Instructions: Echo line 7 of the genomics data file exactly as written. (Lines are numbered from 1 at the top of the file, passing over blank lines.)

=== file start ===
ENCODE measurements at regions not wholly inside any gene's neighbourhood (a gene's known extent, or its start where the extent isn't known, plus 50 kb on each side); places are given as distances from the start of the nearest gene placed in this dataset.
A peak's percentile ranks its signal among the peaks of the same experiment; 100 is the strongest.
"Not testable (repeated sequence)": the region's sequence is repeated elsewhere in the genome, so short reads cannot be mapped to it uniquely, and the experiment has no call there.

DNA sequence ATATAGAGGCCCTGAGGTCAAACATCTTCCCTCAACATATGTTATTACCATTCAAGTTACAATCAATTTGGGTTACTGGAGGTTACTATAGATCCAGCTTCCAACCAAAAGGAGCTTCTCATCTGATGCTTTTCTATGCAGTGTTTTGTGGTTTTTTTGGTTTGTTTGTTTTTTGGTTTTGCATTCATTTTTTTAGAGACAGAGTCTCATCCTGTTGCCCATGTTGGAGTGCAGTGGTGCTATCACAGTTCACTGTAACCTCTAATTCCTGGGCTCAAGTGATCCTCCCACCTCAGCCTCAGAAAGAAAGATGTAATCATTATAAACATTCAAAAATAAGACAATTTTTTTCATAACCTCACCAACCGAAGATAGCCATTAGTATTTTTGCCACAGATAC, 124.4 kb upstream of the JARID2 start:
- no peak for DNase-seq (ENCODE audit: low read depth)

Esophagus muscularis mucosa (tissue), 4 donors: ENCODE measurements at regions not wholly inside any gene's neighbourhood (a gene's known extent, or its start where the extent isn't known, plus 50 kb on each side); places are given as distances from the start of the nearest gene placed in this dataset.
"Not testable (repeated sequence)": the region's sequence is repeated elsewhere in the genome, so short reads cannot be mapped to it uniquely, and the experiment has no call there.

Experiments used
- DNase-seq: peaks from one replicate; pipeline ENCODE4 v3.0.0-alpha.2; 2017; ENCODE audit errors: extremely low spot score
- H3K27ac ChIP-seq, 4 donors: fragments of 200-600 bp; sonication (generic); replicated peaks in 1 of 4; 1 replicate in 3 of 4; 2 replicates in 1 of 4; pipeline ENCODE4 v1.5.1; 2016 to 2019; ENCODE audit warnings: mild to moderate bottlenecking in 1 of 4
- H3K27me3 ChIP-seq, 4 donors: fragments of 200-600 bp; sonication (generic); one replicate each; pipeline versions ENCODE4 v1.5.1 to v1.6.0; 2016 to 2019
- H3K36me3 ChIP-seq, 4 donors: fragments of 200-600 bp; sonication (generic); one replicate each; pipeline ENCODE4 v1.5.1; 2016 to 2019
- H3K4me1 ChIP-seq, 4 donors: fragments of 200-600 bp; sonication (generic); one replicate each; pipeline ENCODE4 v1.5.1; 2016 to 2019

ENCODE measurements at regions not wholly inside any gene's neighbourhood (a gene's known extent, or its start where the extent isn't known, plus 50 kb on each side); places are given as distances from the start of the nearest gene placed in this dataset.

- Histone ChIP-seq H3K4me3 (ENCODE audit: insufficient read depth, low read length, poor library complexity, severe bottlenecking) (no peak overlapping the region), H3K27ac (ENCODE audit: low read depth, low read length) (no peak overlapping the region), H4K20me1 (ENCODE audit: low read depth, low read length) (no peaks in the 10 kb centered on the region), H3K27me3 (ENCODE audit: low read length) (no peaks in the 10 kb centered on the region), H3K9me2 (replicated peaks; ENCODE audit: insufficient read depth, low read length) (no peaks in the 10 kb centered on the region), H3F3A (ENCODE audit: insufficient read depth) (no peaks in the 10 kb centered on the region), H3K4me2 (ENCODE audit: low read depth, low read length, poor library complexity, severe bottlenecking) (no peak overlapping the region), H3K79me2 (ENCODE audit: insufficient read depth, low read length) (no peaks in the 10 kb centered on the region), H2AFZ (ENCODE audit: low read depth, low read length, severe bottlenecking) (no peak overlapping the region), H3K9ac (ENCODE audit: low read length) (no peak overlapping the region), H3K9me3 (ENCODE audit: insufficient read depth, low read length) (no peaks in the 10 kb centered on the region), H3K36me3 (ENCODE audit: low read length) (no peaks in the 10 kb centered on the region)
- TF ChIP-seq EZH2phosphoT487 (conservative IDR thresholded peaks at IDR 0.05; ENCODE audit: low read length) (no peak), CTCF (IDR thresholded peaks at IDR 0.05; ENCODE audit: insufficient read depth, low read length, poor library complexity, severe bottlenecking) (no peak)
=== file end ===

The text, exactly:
"Not testable (repeated sequence)": the region's sequence is repeated elsewhere in the genome, so short reads cannot be mapped to it uniquely, and the experiment has no call there.